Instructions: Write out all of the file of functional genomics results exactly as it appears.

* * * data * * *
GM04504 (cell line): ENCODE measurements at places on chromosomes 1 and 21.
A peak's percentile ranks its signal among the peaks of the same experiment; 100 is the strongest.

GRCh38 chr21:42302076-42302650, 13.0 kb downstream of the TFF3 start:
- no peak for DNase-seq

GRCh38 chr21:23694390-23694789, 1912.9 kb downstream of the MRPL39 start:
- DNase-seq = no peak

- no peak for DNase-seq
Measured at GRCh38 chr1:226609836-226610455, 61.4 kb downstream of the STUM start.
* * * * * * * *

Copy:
GM04504 (cell line): ENCODE measurements at places on chromosomes 1 and 21.
A peak's percentile ranks its signal among the peaks of the same experiment; 100 is the strongest.

GRCh38 chr21:42302076-42302650, 13.0 kb downstream of the TFF3 start:
- no peak for DNase-seq

GRCh38 chr21:23694390-23694789, 1912.9 kb downstream of the MRPL39 start:
- DNase-seq = no peak

- no peak for DNase-seq
Measured at GRCh38 chr1:226609836-226610455, 61.4 kb downstream of the STUM start.